In these chapters we see John the Baptist fulfilling the calling/purpose he was created to do by God. We also see the beginnings of Jesus ministry/calling and the temptation of Satan following His baptism by John. Like so many of us who come to know the saving knowledge and grace of Jesus – who are baptized – the devil comes and attacks us from all sides. So when we are attacked we should remember we are in good company 🙂
Jesus begins to call his first disciples and begins working many miracles. I can’t help but wonder why Jesus would not let the demons speak. They knew who he was and therefore Jesus would not allow them to talk. Hmmm Interesting – perhaps the time for revelation had not yet come.
We see the modeling of going off to pray early in the morning and we see 3 ways in which Jesus healed:
- An evil spirit is driven out of a man as Jesus spoke
- Simon’s mother was healed as Jesus helped her to stand.
- The man with Leprosy was healed as Jesus reached out and touched the man and said “I am willing – Be Clean
3 healings all done in a different manner… more on this later
Luke tells us why John the Baptist is sent to prison.
In Matthew we are given the lineage of Mary through the line of David and here in Luke we are given the lineage of Joseph; both tracing their roots through the line of David.
As we are reading in the Gospels – I thought it might be helpful to give you a wee bit of background on the authors of the gospels and to whom they are written.
Matthew is one of the chosen 12 and an eye-witness to event. Matthew is a Jew and his writing audience is primarily the Jews. As a result Matthew records more about Jesus teaching concerning Gods’ heavenly kingdom then the others; for example the Gospel of Matthew holds the entire Sermon on the Mount.
Mark was close to Peter. 1 Peter 5:13 Peter calls Mark his son, there is some theologians who say this is a spiritual sense such as a spiritually adopted son and some take this to mean Mark was literally his son. In either case Mark was not an eyewitness but writes from what he has learned from Peter. It is an eye-witness account of Peters, written by Mark. Marks target is the Romans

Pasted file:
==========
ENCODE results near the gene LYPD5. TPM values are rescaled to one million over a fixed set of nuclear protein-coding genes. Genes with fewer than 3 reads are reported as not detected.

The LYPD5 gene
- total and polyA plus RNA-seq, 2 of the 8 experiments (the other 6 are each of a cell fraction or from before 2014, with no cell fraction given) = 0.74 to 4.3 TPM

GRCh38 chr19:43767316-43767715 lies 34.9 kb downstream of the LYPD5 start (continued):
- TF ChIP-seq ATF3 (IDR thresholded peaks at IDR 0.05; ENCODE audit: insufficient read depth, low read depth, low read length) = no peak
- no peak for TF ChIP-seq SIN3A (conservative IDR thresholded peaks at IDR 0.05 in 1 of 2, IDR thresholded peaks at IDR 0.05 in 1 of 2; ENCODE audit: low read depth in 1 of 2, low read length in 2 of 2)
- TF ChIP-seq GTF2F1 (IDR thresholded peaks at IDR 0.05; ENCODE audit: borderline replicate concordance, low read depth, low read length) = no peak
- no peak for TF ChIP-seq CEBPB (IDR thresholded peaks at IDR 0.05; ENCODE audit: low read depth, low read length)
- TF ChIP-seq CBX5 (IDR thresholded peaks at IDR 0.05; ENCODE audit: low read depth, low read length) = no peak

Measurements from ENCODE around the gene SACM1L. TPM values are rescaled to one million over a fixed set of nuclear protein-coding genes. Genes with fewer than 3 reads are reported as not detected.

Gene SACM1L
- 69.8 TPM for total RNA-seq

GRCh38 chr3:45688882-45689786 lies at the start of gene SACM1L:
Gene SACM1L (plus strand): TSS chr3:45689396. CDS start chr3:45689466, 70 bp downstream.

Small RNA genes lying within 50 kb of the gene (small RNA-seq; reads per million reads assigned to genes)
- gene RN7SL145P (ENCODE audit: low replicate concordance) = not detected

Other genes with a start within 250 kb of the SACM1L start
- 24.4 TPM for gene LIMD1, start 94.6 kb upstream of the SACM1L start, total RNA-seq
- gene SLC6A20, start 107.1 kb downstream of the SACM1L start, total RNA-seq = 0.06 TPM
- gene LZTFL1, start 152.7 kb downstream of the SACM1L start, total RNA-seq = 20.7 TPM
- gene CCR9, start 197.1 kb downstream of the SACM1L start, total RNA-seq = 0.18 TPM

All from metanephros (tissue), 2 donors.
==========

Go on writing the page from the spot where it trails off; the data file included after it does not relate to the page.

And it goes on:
Luke was a doctor and his gospel is more detailed/factual than the others. Luke was not a disciple and therefore it is not an actual eyewitness account. . Luke was a good friend and possibly a co-worker with Paul (Colossians 4:14; Philemon 24) – Luke’s gospel is written from an interview perspective much as a reporter would write a story today. He collated all the interviews into a single account, recording many details not recorded elsewhere; for example regarding the conception and birth of Jesus and Mary’s extended family, much you might expect of a doctor. Luke’s target audience was the Greeks.
And finally we have John who was one of the 12 disciples and referred to as the one Jesus loved. John brings out the spiritual significance as well as recording the practical aspects of Jesus works and words. John’s target audience was universal.
Matthew: Jewish audience – Written in Palestine – Written in approximately 60 AD – Purpose in writing was the fulfillment of Old Testament Prophecy
Mark: Roman audience – Written in Rome – Written in approximately 68-69 AD – Written for the Church of Rome – Purpose in writing was to challenge the Roman minds and beliefs.
Luke: Greek audience – Written in Rome or Caesarea – Written in approximately 60 AD – Written for Theophilus – Purpose in writing to provide an accurate account of the Life of Christ and “so that you may know the certainty of the things you have been taught.”
John: Universal audience – Written in Ephesus – Written in approximately 90 AD – Written for the whole church – Purpose in writing the basis of Faith.
Until next time,